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Lesson 1, Topic 5
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Supported Front Glides

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Horizontal body supported at the surface

Have swimmer extend their arms to your shoulders.

Build confidence in floating.

Relax with body flat at surface.

Encourage putting the face in the water.

The Script:
• “Put your shoulders in the water”
• “Reach our arms out in front of you.”
• “Put your [chin, lips, nose, eyes, face] in the water.”
• “Push off with me.”

Repeat this script over and over every time you initiate a front glide with your swimmers.

Telling swimmers to “put their shoulders” in the water gives them a command, or a target for them to accomplish. It is language designed to get a reaction instead of detailing out exactly what the swimmer should do in too much excruciating detail.
Remember to be supportive. Build trust by going slow. There is no need to rush through this progression of supported front glides.


Take your time. Begin close to the swimmer. Let them know, feel, and understand that they can put their
safety and their lives in your hands and that you will not let them go.

Start close.

Have the swimmer reach for your shoulders up close. Begin with lots of support both emotional and physical.

Keep your swimmer’s face above water if they do not like going under. Avoid letting them sink or be unsupported in any way.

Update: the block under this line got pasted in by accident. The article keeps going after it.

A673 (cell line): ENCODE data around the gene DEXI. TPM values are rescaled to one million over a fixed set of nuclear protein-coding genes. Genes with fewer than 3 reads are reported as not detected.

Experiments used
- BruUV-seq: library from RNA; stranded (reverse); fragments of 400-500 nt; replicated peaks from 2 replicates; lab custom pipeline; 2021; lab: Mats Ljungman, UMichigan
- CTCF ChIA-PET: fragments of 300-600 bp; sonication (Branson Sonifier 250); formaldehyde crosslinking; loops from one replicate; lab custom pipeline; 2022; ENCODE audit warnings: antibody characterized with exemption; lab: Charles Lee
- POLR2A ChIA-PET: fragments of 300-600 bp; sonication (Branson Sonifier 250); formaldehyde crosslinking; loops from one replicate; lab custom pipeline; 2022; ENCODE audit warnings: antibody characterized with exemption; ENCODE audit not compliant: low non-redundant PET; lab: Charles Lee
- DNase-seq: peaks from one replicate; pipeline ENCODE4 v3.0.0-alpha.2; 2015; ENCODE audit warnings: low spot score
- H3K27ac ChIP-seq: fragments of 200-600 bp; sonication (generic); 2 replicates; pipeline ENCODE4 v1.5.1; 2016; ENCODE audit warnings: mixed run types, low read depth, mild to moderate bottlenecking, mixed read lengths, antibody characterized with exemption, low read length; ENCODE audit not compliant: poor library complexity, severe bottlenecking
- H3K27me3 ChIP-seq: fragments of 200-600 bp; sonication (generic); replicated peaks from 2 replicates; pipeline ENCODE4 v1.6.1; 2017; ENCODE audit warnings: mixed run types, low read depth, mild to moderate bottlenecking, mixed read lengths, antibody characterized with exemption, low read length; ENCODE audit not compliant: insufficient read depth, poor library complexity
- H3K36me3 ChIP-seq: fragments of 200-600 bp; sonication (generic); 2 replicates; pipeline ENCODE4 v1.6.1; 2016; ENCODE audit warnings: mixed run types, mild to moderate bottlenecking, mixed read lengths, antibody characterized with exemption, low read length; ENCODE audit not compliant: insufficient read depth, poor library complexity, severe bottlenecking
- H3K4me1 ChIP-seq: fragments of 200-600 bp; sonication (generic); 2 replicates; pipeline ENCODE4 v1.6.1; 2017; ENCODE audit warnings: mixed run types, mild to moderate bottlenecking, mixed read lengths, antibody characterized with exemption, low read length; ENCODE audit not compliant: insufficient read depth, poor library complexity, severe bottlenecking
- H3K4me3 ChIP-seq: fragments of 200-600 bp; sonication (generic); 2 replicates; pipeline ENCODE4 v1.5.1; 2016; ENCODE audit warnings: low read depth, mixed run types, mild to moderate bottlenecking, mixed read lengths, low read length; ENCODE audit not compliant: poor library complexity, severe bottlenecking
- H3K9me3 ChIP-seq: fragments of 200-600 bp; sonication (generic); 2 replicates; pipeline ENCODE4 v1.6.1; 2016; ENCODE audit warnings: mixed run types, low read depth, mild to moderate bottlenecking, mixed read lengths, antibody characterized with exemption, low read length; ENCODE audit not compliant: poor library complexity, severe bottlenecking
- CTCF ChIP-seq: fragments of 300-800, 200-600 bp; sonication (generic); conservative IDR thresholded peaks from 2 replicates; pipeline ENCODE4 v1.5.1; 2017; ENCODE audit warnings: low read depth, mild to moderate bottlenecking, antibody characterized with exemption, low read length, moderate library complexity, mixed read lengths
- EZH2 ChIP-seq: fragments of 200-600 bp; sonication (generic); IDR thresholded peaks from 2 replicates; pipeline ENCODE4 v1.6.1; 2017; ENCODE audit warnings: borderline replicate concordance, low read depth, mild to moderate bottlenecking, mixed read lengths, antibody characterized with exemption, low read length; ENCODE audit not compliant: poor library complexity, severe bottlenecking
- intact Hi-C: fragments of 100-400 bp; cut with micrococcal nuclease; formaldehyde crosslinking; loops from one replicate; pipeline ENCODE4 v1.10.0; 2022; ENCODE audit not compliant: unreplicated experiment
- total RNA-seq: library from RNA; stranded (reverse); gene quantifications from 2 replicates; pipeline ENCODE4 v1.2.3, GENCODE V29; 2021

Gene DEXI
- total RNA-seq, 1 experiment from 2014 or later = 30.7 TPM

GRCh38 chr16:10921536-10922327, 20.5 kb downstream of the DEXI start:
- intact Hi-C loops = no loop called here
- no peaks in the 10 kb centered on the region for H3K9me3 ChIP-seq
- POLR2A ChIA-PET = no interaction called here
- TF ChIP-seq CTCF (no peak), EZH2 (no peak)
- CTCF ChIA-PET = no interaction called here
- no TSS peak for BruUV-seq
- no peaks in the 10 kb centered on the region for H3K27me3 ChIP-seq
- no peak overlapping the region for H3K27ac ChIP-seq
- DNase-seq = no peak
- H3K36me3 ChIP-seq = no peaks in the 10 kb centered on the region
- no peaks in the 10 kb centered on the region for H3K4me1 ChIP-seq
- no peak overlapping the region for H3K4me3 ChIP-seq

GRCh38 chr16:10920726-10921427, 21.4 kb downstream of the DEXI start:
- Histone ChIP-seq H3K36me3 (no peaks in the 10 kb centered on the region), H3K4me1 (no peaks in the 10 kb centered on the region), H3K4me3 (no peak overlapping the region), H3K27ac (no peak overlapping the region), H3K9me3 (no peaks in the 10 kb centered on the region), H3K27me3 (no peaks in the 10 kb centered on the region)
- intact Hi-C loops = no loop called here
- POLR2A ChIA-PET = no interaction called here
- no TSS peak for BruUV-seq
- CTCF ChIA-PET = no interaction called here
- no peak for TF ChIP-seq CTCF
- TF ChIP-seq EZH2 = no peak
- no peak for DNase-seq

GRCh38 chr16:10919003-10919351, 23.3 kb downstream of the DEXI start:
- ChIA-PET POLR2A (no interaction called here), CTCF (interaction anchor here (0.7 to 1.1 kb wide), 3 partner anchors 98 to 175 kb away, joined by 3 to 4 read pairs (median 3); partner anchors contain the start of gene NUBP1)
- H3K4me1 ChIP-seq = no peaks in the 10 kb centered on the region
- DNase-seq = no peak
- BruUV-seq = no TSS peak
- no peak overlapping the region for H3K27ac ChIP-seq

To beginners, removing support while away from where they can stand or over a bench is like dropping them from a height. They will sink under immediately and panic.

Build trust. Earn their comfort by going slow and establishing habits and feel for the water by holding them at or near the surface using the “hands on shoulders,” or “hands in instructor’s hands” methods.

Some key points:

Build Trust over time.

  • Prove to swimmer they can trust you by always holding them up.
  • Say the same things, follow the same steps; repetition builds trust.

Begin Close

  • Let swimmer reach for your shoulders before you push off with them.
  • As comfort grows, have them reach farther to get to your shoulders.

As confidence grows, back away

  • Have swimmer reach arms forward.
  • Let them fall, like a tree in the forest so that their “branches” land on your shoulders.
  • Walk backwards as they grab on. Support belly and hips.

Put your shoulders in the water too!

  • Go slowly. Start with 1 build up to 7.
  • Avoid jumping steps.

Three different types of support:


Hand on shoulders

Participant places their hands on the instructor’s shoulders.

Keep swimmer’s arms straight and attempt to keep body straight.

This support is usually used for swimmers that do not put their face in the water. Lift the belly or outside of hips to manipulate the swimmer’s body into a straight line.

If possible, encourage swimmer to put their face in the water.

Instructor should walk backwards to simulate movement and independent propulsion.

Hand in instructor’s hand

Participant reaches forward in streamline with their face in the water.

The instructor will hold the participant’s hands with their own. Push hands to surface and pull to provide motion.

Hold the swimmer at arms length, if needed, use other hand to support belly and body.

Goal is to keep participant’s arms straight.